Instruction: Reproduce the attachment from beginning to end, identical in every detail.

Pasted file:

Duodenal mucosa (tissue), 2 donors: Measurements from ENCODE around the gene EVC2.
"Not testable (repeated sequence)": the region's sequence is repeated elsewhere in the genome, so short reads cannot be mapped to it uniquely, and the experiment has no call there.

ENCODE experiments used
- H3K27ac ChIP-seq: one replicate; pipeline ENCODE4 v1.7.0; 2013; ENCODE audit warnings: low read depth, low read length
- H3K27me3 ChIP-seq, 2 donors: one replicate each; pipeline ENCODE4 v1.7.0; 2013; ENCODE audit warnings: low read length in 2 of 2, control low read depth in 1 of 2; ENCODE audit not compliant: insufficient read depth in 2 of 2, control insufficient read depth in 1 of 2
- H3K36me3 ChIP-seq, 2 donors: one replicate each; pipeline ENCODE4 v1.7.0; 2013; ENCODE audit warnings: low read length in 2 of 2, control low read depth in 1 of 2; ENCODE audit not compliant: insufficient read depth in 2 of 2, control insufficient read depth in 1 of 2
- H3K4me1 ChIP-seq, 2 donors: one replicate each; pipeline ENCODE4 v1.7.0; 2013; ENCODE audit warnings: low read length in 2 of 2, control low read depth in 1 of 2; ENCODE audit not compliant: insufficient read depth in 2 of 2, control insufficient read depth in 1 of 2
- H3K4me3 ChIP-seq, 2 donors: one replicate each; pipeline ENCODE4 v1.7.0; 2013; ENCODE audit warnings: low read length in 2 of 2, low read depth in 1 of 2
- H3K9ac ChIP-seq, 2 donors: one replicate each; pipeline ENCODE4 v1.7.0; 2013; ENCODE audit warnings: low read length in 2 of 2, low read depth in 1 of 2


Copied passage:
Duodenal mucosa (tissue), 2 donors: Measurements from ENCODE around the gene EVC2.
"Not testable (repeated sequence)": the region's sequence is repeated elsewhere in the genome, so short reads cannot be mapped to it uniquely, and the experiment has no call there.

ENCODE experiments used
- H3K27ac ChIP-seq: one replicate; pipeline ENCODE4 v1.7.0; 2013; ENCODE audit warnings: low read depth, low read length
- H3K27me3 ChIP-seq, 2 donors: one replicate each; pipeline ENCODE4 v1.7.0; 2013; ENCODE audit warnings: low read length in 2 of 2, control low read depth in 1 of 2; ENCODE audit not compliant: insufficient read depth in 2 of 2, control insufficient read depth in 1 of 2
- H3K36me3 ChIP-seq, 2 donors: one replicate each; pipeline ENCODE4 v1.7.0; 2013; ENCODE audit warnings: low read length in 2 of 2, control low read depth in 1 of 2; ENCODE audit not compliant: insufficient read depth in 2 of 2, control insufficient read depth in 1 of 2
- H3K4me1 ChIP-seq, 2 donors: one replicate each; pipeline ENCODE4 v1.7.0; 2013; ENCODE audit warnings: low read length in 2 of 2, control low read depth in 1 of 2; ENCODE audit not compliant: insufficient read depth in 2 of 2, control insufficient read depth in 1 of 2
- H3K4me3 ChIP-seq, 2 donors: one replicate each; pipeline ENCODE4 v1.7.0; 2013; ENCODE audit warnings: low read length in 2 of 2, low read depth in 1 of 2
- H3K9ac ChIP-seq, 2 donors: one replicate each; pipeline ENCODE4 v1.7.0; 2013; ENCODE audit warnings: low read length in 2 of 2, low read depth in 1 of 2